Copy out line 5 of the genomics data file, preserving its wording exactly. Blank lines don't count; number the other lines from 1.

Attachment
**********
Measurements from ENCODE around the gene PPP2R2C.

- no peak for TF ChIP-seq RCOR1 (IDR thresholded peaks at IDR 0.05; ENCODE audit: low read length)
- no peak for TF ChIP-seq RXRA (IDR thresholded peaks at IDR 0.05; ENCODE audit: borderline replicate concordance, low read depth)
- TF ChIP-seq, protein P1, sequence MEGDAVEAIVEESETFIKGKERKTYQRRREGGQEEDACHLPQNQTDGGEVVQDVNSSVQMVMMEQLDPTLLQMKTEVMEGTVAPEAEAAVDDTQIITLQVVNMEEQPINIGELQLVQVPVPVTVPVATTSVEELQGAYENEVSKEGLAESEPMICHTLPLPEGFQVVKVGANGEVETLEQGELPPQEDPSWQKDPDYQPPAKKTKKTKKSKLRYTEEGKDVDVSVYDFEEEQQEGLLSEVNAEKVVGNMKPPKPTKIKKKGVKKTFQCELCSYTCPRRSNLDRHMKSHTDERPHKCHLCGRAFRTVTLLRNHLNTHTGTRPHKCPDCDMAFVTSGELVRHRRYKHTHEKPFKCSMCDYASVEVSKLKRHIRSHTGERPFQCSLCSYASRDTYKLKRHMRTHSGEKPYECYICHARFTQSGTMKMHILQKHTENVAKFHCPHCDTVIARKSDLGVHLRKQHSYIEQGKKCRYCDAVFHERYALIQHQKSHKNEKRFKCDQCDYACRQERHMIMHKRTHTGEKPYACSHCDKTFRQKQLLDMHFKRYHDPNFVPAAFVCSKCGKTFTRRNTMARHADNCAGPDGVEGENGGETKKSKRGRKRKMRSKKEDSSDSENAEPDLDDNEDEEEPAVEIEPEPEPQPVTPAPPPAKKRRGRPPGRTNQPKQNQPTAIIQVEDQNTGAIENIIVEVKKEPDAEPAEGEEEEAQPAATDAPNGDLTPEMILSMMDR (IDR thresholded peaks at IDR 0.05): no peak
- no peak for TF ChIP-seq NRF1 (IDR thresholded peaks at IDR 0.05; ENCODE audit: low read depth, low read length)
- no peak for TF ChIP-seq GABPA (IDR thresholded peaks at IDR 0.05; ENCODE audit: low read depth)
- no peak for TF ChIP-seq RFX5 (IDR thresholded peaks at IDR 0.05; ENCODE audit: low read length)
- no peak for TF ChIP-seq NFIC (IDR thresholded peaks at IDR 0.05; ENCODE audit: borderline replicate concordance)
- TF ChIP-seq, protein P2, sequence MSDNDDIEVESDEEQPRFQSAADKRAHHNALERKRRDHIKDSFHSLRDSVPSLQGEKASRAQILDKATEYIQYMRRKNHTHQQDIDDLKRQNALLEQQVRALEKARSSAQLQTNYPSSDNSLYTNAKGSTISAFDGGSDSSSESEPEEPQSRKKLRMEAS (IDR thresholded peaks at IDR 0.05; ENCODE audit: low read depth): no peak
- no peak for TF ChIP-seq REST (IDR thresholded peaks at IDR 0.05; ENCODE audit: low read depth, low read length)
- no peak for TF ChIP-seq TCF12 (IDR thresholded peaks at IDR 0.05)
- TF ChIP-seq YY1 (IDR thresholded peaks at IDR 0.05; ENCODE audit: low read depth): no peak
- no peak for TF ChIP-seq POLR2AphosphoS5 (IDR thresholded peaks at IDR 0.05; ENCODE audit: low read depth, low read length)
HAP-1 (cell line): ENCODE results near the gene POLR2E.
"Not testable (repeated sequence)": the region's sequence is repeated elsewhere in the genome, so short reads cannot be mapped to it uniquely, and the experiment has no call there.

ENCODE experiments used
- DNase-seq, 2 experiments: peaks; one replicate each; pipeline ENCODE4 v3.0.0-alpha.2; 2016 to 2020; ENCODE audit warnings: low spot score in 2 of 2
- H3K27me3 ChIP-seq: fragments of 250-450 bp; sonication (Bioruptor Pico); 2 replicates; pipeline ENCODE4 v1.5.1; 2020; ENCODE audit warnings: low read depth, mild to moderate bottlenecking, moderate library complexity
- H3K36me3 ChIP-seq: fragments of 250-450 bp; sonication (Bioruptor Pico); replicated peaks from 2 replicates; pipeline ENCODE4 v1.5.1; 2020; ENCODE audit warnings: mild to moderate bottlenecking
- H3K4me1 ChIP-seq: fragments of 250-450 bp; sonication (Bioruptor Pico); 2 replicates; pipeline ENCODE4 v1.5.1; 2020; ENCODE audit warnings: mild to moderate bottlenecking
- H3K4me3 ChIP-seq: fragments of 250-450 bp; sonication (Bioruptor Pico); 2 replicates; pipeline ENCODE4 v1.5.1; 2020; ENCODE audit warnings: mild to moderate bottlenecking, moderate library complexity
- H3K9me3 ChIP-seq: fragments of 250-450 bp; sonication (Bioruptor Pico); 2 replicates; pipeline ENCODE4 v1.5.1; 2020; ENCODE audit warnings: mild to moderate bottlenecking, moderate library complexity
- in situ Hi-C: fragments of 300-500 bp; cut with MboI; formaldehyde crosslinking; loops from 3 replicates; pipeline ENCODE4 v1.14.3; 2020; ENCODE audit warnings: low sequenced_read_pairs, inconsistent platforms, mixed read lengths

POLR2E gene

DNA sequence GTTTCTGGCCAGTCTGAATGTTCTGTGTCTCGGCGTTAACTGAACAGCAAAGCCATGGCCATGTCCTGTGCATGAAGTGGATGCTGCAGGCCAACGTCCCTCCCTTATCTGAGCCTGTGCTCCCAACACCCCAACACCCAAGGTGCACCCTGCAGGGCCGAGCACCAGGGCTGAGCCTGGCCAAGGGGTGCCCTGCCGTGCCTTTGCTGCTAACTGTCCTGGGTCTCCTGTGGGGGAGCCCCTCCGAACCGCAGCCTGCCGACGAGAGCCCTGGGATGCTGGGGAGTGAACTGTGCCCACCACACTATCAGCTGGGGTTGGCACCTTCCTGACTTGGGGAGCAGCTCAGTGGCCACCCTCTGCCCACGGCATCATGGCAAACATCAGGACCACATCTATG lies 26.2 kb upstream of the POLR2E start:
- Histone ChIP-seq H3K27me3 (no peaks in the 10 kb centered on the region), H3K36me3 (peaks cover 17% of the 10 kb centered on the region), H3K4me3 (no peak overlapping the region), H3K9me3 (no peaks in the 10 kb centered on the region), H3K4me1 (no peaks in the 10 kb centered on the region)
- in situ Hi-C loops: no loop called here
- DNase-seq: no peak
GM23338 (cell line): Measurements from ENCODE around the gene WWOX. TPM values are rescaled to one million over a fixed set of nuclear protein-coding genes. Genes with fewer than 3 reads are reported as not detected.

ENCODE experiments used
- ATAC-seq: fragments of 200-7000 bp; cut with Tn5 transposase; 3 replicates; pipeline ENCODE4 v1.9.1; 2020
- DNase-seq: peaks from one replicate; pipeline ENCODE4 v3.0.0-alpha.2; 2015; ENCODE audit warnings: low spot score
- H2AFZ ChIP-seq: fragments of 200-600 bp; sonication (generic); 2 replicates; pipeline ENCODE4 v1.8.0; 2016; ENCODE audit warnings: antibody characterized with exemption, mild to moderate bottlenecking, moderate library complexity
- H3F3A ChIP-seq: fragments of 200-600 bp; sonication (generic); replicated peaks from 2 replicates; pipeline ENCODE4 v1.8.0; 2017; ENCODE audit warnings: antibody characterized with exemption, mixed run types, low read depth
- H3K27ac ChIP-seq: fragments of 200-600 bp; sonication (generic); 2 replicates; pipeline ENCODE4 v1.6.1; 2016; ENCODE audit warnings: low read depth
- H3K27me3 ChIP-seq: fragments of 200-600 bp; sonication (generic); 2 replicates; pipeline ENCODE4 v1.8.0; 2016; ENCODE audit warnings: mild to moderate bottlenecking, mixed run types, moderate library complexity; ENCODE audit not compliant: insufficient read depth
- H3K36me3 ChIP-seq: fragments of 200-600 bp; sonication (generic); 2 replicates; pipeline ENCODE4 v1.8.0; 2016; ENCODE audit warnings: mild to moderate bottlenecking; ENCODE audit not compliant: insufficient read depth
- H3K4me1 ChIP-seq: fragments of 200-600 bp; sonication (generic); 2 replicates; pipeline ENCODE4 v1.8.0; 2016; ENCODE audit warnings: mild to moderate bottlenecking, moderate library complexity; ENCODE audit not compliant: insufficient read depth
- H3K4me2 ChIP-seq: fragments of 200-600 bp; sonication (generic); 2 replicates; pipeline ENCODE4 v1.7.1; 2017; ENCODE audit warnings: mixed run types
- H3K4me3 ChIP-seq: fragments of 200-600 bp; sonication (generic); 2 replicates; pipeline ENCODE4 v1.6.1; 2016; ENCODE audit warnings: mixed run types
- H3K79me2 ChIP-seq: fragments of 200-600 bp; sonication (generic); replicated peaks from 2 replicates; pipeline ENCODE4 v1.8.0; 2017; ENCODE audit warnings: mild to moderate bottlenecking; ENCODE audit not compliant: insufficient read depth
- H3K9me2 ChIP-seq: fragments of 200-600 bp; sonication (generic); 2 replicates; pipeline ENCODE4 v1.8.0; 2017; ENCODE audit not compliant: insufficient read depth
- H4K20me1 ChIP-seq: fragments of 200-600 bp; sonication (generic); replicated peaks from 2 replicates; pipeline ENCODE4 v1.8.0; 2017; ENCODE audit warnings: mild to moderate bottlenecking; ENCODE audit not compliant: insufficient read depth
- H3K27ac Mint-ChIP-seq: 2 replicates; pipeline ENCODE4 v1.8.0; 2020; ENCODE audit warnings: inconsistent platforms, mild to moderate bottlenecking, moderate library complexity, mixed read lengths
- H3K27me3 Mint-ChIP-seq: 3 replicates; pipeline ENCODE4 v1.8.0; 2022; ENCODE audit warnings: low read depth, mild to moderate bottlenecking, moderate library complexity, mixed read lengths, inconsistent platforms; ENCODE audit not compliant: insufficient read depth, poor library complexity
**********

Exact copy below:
- no peak for TF ChIP-seq NRF1 (IDR thresholded peaks at IDR 0.05; ENCODE audit: low read depth, low read length)